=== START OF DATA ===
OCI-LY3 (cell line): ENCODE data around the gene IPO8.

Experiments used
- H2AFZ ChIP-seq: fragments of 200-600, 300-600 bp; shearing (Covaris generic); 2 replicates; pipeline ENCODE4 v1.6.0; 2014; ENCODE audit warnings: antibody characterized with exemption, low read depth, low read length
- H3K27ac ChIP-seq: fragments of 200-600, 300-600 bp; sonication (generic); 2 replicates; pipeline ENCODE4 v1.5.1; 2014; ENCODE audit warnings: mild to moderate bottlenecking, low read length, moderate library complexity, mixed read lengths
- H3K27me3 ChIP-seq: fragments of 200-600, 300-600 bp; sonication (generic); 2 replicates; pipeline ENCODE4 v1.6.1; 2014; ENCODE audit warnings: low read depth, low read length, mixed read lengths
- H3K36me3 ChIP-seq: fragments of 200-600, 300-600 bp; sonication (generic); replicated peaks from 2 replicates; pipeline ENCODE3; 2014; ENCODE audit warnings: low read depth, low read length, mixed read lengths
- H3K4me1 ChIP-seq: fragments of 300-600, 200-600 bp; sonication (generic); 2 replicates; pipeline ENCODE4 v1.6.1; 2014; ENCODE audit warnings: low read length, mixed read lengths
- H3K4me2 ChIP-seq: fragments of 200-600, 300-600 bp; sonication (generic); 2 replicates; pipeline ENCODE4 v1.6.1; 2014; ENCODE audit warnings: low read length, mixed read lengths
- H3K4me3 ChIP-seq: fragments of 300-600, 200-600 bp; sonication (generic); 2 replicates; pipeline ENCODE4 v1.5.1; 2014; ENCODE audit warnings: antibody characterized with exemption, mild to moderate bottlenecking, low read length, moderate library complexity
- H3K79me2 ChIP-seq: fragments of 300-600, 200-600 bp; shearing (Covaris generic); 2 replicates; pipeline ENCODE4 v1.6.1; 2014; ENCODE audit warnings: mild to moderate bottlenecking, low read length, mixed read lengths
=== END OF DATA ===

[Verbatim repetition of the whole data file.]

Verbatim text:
OCI-LY3 (cell line): ENCODE data around the gene IPO8.

Experiments used
- H2AFZ ChIP-seq: fragments of 200-600, 300-600 bp; shearing (Covaris generic); 2 replicates; pipeline ENCODE4 v1.6.0; 2014; ENCODE audit warnings: antibody characterized with exemption, low read depth, low read length
- H3K27ac ChIP-seq: fragments of 200-600, 300-600 bp; sonication (generic); 2 replicates; pipeline ENCODE4 v1.5.1; 2014; ENCODE audit warnings: mild to moderate bottlenecking, low read length, moderate library complexity, mixed read lengths
- H3K27me3 ChIP-seq: fragments of 200-600, 300-600 bp; sonication (generic); 2 replicates; pipeline ENCODE4 v1.6.1; 2014; ENCODE audit warnings: low read depth, low read length, mixed read lengths
- H3K36me3 ChIP-seq: fragments of 200-600, 300-600 bp; sonication (generic); replicated peaks from 2 replicates; pipeline ENCODE3; 2014; ENCODE audit warnings: low read depth, low read length, mixed read lengths
- H3K4me1 ChIP-seq: fragments of 300-600, 200-600 bp; sonication (generic); 2 replicates; pipeline ENCODE4 v1.6.1; 2014; ENCODE audit warnings: low read length, mixed read lengths
- H3K4me2 ChIP-seq: fragments of 200-600, 300-600 bp; sonication (generic); 2 replicates; pipeline ENCODE4 v1.6.1; 2014; ENCODE audit warnings: low read length, mixed read lengths
- H3K4me3 ChIP-seq: fragments of 300-600, 200-600 bp; sonication (generic); 2 replicates; pipeline ENCODE4 v1.5.1; 2014; ENCODE audit warnings: antibody characterized with exemption, mild to moderate bottlenecking, low read length, moderate library complexity
- H3K79me2 ChIP-seq: fragments of 300-600, 200-600 bp; shearing (Covaris generic); 2 replicates; pipeline ENCODE4 v1.6.1; 2014; ENCODE audit warnings: mild to moderate bottlenecking, low read length, mixed read lengths